Whether expert or novice fisherman, you’ll find a wide array of areas to cast a line. Trout- both stocked and stream-spawned- inhabit many of the streams and lakes surrounding the Mogollon Rim. The lakes, reservoirs, and lower-elevation rivers are home to a variety of warm-water sport fish.
Several of Arizona’s fishing records have been achieved in and around Rim Country waters, and draws people from near and far.
Before you plan your trip, be sure to check for forest closures and restrictions from the Tonto National Forest Service.
Before You Fish
While visiting Payson, several lakes and streams are within easy access and fun to fish. Be sure to have a current license when you fish any Arizona lakes or streams. Licenses are good for a full year from purchase. They can be obtained online at www.azgfd.gov under the fishing tab. You can also purchase them in town at Walmart and Big 5. Some lakes and streams in Rim Country may have specific tackle requirements or different daily bag limits. Be sure to check the fishing regulations, including the special regulations and seasons section. More information on Rim Country Fishing is available in the Rim Country Fishing books published by the Payson Roundup. These books are available at the Roundup office, Walmart and Bashas’.
Make Fishing Better for Everyone
If you plan to release your fish, please handle them carefully so that they can be returned to the water unharmed. If a fish swallows the hook, cut the line just outside of the mouth and the fish will generally make a full recovery. If the fish is bleeding at all, then please consider keeping the fish. Trout are especially fragile. Handle them gently, and ideally with wet hands, to avoid compromising the protective slime on their bodies. When you release trout, it is best to allow them to swim off on their own, rather than tossing them into the lake. If they go belly up, they can often still be revived by moving them forward and back to get water circulating through their gills; but if not righted and revived, they will likely die. Used fishing line and trash is not only unsightly at our favorite places to fish, it can be harmful, if not fatal to fish and wildlife. Please be sure to take your trash with you when you fish Rim Country lake and streams.
New to Fishing?
Arizona Game and Fish Department (AZGFD) has a short four part video series on Youtube to learn the basics of fishing that will help you catch fish in Rim Country!
Rim Country Lakes
Whether you are looking for a quiet get away from the hustle and bustle or a busy weekend of fishing and hiking, Rim Country Lakes were made for your enjoyment.
Green Valley Lake is actually three lakes which are part of a 45-acre park located at the west end of Main Street in Payson, Arizona. As part of the Arizona Game and Fish Department’s community fishing program, the three lakes are stocked with rainbow trout from mid-October to mid-May. Bluegills, crappies and bass are caught regularly by anglers all year. There is a playground on the north side of the park that families can visit after fishing.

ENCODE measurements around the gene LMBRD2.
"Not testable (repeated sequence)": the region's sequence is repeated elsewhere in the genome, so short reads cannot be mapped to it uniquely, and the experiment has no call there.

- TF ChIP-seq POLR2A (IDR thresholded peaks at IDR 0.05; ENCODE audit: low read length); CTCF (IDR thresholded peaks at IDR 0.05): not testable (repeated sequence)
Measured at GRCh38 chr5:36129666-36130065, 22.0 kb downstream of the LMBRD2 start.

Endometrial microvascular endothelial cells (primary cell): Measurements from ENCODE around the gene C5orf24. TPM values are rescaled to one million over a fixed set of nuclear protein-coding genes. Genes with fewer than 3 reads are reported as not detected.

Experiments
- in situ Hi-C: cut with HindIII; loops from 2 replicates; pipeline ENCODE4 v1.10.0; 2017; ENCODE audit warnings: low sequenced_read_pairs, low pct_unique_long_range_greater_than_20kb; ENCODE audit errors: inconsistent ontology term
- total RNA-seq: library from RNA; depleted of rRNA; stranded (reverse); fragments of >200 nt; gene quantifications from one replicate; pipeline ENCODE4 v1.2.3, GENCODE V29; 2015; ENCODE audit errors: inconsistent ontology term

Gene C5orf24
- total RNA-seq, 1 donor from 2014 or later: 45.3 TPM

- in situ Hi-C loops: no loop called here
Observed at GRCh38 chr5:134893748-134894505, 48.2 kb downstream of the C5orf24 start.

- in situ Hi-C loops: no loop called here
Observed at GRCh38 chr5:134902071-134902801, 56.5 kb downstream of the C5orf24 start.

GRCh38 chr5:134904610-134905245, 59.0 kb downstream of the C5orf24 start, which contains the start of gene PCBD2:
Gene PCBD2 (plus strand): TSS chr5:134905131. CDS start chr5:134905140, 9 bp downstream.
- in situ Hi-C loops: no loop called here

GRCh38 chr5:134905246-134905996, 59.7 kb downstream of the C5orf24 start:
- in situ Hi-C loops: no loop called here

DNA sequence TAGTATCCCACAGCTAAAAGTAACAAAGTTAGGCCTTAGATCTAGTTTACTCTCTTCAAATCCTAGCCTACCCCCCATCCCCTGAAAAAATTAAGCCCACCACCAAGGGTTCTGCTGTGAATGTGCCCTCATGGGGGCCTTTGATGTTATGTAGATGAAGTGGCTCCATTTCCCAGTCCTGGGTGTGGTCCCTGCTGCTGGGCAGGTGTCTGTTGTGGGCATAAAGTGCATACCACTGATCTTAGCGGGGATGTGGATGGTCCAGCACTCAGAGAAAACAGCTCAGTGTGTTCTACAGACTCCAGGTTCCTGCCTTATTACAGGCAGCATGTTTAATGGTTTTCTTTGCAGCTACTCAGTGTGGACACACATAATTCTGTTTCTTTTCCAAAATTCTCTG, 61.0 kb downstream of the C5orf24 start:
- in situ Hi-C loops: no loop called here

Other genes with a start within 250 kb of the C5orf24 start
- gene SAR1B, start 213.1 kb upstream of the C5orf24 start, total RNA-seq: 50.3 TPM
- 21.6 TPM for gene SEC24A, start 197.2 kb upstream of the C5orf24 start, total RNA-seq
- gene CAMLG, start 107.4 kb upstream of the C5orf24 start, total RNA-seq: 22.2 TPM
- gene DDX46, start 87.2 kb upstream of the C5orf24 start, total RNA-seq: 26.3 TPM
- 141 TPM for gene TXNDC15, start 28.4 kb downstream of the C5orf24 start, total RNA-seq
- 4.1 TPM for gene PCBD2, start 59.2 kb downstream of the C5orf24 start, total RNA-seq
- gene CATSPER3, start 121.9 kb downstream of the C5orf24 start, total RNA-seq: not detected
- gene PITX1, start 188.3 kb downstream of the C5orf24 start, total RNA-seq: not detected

Bear Canyon Lake is about a 45 mile drive from Payson including traveling on gravel roads (FR 300 and the turn-off to the lake). The 60- acre lake is stocked about once a month from April through September. A steep trail limits access to the hardy, just right for keeping the crowds down. The contrast between the blue water and green pines is absolutely stunning.
Black Canyon Lake is stocked with rainbow trout April through June. There are also largemouth bass in the lake. The shoreline is often extremely weedy, so it can be a challenge to fish from the bank. The lake has a paved ramp and campgrounds nearby. Located 18 miles Southwest of Heber on Arizona 260, FR 300 & FR 86 at an elevation of 7100 feet.
Formerly known as Blue Ridge Reservoir, C.C. Cragin Reservoir is a narrow man-made lake that covers 200 acres when full. Take SR 87 north past the Lake Mary road turnoff, then turn east on FR 751. The lake is stocked in May with rainbow trout. The easiest time to catch fish is in May while they are near the boat ramp.As the summer progresses, the fish move deeper throughout the lake, which often experiences an algae bloom in June and July. The shoreline is steep, so a small boat will provide better access.
Chevelon Lake Is one of the largest but most difficult lakes to access. Take SR 260 east to the top of the Rim and FR 300 north for approximately 13 miles. Turn right on FR 169 for an additional 12 miles and then turn on to FR 169B. Access is accomplished by hiking or by a quad or small side-by-side (50 inches wide or less). The banks are steep and heavily forested. A small boat, canoe, kayak, or float tube will provide better access. This lake has trophy rainbow and brown trout, but be sure to check the angling regulations for this lake to keep this a trophy trout destination.
At nearly 8,000 feet, this lake covers 75 acres. Take FR 300 (a gravel road) north past the Woods Canyon Lake turnoff for another 21 miles. Rainbow trout are stocked by AZGFD during May and June each year. There is a 35 unit campground. You can fish from the shoreline, but the banks are steep. There is a boat ramp, so you may want to consider a small boat or float tube for better access.
Willow Springs Lake is the closest lake to access from Payson on the Mogollon Rim . It is a fun lake to fish. Take SR 260 east. About a mile after cresting the Mogollon Rim, look for the Willow Springs Lake sign (FR 149). Turn left to access two paved parking lots and a boat ramp for boats up to 10hp. Continue east on SR 260 and turn left on the first dirt road (FR 148) to access a somewhat less crowded part of the lake. Summer weekends are busy, so plan on getting to the lake early. The lake is stocked from April through September with rainbow and tiger trout. It also has largemouth and smallmouth bass as well as a large
population of green sunfish easy for youngsters to catch along the shore.